Getting into the technical weeds, Crowe should have been tasked with some physical movement, starting off small and getting more and more intense in every song until his obsession in the final scene where he kills himself is a result of being driven crazy by Valjean’s continual compassion that drove him to it. That’s the crux of Crowe’s tormented character. By using physical actions from which he could draw repeatedly, Crowe’s mind would have been on that task and focusing energy through action on the object of his character’s downfall, his prey Valjean, instead of placing every note he sang, adding heart to his character, Crowe’s only chance of pulling this role off. Giving physical action to an actor with difficult vocal material to tackle that’s beyond his performance grade is one of the tricks listed in Musical Theater for Dummies. If there were such a book Russell Crowe could have used it.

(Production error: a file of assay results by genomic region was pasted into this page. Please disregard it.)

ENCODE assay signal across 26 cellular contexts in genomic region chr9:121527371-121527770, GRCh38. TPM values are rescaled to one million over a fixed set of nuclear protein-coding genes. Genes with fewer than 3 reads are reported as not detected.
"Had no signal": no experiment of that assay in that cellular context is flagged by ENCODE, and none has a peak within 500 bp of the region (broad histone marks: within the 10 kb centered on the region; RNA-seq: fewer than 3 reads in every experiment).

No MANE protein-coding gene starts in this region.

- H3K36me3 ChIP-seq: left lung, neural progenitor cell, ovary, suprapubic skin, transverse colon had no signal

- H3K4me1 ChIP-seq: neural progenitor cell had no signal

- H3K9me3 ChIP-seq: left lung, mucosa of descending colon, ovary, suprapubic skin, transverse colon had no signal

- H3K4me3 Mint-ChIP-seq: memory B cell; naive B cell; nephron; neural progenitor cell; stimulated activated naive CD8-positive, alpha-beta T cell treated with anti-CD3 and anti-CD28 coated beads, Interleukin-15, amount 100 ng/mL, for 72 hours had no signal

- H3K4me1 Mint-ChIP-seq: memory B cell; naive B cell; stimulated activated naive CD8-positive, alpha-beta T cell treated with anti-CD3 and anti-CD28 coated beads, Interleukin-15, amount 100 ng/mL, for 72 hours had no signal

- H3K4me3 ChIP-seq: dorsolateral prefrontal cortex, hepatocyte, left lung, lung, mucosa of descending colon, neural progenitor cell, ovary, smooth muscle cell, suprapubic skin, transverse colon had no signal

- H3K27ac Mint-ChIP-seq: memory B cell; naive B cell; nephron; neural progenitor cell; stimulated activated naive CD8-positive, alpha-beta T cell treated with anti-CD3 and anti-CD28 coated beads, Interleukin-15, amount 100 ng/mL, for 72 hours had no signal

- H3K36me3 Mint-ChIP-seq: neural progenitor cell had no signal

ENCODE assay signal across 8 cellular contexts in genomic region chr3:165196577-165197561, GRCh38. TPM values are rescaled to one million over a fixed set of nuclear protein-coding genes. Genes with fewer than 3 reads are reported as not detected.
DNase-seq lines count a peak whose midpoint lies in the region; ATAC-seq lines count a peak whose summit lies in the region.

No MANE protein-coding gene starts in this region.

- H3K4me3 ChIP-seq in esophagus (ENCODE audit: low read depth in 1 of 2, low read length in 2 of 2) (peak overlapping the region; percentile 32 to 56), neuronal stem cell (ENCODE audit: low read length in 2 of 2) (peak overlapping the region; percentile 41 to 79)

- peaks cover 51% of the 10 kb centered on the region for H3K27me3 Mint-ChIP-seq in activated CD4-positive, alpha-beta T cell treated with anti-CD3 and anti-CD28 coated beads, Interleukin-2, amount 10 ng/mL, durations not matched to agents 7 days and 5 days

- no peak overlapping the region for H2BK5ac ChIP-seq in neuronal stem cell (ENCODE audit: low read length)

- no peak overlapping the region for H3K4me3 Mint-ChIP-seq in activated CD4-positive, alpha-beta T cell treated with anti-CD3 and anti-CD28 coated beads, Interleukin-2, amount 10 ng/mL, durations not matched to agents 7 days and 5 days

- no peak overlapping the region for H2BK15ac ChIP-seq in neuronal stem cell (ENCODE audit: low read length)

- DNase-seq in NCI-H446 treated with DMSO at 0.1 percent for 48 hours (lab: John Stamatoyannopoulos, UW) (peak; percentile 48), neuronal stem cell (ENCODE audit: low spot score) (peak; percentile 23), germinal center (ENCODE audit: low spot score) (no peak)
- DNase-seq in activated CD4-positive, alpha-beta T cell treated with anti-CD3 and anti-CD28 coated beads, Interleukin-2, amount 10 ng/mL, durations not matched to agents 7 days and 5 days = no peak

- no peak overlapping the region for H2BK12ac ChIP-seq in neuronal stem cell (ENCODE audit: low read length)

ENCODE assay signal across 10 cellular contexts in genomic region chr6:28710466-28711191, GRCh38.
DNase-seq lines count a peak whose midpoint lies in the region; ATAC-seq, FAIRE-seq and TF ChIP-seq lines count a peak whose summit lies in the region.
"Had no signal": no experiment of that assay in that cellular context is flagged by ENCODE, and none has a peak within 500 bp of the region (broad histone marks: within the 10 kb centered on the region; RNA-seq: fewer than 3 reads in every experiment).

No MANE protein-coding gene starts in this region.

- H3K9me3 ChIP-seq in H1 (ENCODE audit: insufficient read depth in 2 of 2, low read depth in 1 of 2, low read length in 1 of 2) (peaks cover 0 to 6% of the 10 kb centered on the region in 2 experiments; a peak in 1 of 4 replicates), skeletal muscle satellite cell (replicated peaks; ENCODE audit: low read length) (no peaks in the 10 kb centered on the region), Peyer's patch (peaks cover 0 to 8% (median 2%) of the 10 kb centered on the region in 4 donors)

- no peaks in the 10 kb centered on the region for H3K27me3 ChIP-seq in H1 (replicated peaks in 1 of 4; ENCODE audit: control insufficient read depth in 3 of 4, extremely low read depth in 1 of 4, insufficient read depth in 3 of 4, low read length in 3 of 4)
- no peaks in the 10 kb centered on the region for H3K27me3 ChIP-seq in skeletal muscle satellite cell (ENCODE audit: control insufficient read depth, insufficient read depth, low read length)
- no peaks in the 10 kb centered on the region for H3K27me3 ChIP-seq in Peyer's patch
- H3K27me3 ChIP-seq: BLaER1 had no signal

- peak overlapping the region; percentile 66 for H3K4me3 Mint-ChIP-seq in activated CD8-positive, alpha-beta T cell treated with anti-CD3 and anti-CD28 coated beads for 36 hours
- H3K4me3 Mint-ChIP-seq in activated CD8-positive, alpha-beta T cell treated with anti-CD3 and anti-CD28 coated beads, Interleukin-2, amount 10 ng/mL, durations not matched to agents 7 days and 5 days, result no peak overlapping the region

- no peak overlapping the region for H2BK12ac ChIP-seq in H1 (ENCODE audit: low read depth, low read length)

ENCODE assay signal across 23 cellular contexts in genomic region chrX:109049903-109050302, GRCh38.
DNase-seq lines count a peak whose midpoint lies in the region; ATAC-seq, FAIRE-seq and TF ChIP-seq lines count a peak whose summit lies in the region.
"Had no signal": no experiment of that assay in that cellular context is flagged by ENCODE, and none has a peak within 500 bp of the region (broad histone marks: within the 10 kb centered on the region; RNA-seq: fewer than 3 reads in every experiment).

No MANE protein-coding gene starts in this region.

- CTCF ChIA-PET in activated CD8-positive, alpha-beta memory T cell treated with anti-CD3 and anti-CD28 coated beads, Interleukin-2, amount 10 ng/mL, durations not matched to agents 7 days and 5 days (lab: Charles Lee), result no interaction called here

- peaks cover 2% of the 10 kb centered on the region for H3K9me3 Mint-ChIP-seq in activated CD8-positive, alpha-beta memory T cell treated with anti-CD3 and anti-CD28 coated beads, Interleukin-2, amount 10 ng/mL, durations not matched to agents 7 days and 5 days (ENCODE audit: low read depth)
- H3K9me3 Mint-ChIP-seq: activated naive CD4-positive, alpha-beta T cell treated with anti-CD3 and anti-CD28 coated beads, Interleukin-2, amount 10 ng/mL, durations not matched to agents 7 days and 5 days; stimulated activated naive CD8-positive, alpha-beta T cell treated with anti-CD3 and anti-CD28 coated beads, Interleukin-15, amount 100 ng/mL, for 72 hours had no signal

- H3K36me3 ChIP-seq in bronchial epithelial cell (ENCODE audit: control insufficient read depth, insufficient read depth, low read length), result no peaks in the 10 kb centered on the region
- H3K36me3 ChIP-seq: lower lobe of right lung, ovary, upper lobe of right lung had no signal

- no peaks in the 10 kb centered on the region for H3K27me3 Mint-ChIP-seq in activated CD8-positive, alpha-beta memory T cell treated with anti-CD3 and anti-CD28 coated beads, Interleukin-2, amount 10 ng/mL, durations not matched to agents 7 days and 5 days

The foundation of Crowe’s failure is forgetting to develop the richly dense malevolence of Javert’s sense of justice, instead delivering a bellowing man in a uniform. Crowe is way out of his depth vocally, but there is no excuse for not delivering a spectacular Javert through his acting skills to mitigate the sound assault.
There is one consolation and it’s cruel. It comes when Russell Crowe’s Javert throws himself into the Seine, hitting a barrier below, with the shattering noise of his body cracking seeming like revenge from the performance gods for delivering such a pale rendition of a character so rich in possibilities.